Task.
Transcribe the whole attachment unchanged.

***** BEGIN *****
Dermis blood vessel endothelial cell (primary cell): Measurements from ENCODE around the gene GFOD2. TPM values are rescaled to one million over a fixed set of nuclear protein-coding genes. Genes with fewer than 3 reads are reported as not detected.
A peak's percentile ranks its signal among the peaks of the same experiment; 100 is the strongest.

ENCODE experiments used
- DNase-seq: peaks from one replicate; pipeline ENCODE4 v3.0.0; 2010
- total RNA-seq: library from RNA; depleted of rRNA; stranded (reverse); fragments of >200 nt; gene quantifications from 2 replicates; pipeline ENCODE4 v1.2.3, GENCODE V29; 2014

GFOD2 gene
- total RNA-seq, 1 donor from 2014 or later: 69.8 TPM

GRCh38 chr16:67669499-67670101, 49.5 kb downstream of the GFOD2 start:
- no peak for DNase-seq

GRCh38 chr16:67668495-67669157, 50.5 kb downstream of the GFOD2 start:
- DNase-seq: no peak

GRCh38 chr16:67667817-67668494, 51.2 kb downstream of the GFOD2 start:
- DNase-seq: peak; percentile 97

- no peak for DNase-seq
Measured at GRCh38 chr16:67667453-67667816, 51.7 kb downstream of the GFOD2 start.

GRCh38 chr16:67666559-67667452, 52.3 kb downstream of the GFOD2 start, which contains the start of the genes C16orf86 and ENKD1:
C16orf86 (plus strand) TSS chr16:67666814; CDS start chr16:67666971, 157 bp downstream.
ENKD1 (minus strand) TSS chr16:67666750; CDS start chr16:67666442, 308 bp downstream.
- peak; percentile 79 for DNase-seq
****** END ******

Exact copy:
Dermis blood vessel endothelial cell (primary cell): Measurements from ENCODE around the gene GFOD2. TPM values are rescaled to one million over a fixed set of nuclear protein-coding genes. Genes with fewer than 3 reads are reported as not detected.
A peak's percentile ranks its signal among the peaks of the same experiment; 100 is the strongest.

ENCODE experiments used
- DNase-seq: peaks from one replicate; pipeline ENCODE4 v3.0.0; 2010
- total RNA-seq: library from RNA; depleted of rRNA; stranded (reverse); fragments of >200 nt; gene quantifications from 2 replicates; pipeline ENCODE4 v1.2.3, GENCODE V29; 2014

GFOD2 gene
- total RNA-seq, 1 donor from 2014 or later: 69.8 TPM

GRCh38 chr16:67669499-67670101, 49.5 kb downstream of the GFOD2 start:
- no peak for DNase-seq

GRCh38 chr16:67668495-67669157, 50.5 kb downstream of the GFOD2 start:
- DNase-seq: no peak

GRCh38 chr16:67667817-67668494, 51.2 kb downstream of the GFOD2 start:
- DNase-seq: peak; percentile 97

- no peak for DNase-seq
Measured at GRCh38 chr16:67667453-67667816, 51.7 kb downstream of the GFOD2 start.

GRCh38 chr16:67666559-67667452, 52.3 kb downstream of the GFOD2 start, which contains the start of the genes C16orf86 and ENKD1:
C16orf86 (plus strand) TSS chr16:67666814; CDS start chr16:67666971, 157 bp downstream.
ENKD1 (minus strand) TSS chr16:67666750; CDS start chr16:67666442, 308 bp downstream.
- peak; percentile 79 for DNase-seq